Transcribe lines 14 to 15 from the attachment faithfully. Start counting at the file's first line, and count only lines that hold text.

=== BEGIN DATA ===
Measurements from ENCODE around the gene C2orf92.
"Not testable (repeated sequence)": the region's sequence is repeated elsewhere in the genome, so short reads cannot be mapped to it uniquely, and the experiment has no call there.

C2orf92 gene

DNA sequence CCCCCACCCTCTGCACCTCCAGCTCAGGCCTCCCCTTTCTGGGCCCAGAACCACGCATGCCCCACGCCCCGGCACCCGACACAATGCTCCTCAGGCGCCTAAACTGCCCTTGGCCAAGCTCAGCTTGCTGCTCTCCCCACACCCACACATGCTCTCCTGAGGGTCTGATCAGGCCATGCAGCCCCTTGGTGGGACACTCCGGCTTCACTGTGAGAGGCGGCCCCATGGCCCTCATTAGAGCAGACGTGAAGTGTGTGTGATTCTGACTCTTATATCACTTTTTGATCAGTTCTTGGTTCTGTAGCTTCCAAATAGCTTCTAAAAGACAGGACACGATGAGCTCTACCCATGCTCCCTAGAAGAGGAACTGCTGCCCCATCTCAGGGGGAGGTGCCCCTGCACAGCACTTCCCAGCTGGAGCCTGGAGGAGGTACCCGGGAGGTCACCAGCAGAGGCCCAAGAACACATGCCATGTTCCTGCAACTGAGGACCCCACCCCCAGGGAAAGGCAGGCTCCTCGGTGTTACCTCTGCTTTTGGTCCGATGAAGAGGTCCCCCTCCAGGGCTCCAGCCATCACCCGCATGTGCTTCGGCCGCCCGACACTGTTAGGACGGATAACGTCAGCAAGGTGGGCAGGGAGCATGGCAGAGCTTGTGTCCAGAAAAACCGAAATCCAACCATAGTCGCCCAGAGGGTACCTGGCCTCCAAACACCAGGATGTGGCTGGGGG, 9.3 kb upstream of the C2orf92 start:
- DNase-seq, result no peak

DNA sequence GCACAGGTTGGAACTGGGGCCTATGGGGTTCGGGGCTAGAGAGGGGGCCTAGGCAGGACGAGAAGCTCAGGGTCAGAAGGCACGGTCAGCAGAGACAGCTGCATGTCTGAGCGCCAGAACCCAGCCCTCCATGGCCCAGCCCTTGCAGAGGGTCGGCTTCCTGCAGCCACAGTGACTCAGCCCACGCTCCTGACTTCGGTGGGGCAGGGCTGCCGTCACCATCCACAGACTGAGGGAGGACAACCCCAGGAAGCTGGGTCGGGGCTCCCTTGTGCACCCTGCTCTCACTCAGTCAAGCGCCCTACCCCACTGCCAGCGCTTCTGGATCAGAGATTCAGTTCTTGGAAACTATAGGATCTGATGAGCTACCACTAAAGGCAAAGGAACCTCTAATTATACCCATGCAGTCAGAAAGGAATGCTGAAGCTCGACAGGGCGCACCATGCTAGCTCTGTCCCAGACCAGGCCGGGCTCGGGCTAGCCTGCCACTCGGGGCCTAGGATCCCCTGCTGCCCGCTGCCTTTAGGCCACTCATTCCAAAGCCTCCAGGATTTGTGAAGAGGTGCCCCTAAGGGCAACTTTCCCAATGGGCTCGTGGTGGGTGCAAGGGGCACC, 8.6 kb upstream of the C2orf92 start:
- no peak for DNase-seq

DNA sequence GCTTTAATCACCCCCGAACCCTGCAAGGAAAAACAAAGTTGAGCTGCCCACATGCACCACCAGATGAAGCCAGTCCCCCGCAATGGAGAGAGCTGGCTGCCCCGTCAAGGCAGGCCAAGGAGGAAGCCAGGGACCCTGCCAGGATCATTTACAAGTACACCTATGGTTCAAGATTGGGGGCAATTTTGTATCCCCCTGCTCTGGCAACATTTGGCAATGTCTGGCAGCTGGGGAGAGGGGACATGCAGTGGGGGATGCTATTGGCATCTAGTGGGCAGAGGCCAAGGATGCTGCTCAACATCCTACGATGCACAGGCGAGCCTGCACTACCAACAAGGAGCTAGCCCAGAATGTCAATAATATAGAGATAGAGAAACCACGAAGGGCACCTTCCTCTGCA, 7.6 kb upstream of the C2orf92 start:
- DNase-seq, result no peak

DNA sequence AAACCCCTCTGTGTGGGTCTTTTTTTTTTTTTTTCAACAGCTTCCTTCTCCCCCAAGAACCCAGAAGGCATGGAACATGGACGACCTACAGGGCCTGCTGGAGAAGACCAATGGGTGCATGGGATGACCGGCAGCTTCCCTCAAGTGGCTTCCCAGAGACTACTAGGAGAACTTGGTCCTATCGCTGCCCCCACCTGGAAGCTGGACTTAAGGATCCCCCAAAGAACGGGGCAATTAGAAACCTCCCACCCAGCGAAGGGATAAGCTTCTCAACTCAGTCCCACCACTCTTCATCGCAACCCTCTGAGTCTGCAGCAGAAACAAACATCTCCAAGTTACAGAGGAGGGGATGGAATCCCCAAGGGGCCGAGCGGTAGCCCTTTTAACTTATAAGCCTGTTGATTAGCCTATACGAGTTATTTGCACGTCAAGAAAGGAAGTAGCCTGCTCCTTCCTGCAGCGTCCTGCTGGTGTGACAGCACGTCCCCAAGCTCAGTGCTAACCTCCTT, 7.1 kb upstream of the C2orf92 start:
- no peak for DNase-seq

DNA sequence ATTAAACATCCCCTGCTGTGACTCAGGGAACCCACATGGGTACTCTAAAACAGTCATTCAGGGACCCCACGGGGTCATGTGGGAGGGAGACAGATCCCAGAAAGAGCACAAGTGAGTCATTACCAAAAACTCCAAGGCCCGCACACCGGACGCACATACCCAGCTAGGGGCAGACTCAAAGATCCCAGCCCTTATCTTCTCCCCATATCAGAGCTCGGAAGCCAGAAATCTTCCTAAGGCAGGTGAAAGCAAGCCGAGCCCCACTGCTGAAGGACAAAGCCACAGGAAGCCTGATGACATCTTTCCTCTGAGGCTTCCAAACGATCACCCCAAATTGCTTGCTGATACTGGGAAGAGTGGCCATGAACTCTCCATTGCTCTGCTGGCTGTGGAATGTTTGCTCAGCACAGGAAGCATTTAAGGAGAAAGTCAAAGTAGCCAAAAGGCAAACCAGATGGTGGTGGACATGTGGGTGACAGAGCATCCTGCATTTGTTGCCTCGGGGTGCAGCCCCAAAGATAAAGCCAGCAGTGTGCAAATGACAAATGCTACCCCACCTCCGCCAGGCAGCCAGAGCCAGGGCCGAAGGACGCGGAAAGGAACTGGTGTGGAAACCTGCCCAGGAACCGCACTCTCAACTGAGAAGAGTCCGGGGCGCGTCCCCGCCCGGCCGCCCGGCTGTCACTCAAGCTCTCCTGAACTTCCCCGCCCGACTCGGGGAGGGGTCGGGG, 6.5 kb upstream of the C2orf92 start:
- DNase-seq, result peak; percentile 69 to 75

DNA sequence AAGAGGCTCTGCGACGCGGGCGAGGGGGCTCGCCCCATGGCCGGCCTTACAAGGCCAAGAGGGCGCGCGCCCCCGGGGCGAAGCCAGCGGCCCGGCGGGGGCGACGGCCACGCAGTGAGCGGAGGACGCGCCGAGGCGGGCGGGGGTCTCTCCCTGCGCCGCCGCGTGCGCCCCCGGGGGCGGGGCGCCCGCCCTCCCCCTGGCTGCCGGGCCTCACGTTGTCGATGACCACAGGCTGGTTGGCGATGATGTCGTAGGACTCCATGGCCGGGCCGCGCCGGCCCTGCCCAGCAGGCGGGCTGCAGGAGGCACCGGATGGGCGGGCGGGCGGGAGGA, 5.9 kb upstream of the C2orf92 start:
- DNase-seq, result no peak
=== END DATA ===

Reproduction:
DNA sequence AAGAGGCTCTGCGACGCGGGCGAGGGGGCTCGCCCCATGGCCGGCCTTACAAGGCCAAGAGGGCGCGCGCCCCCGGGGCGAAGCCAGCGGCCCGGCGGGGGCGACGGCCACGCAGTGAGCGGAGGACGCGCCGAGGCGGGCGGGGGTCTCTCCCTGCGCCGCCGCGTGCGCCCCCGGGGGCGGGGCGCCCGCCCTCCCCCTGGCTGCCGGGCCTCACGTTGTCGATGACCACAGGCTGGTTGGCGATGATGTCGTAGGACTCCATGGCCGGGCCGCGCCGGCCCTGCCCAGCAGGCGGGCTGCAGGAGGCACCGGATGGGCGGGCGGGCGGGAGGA, 5.9 kb upstream of the C2orf92 start:
- DNase-seq, result no peak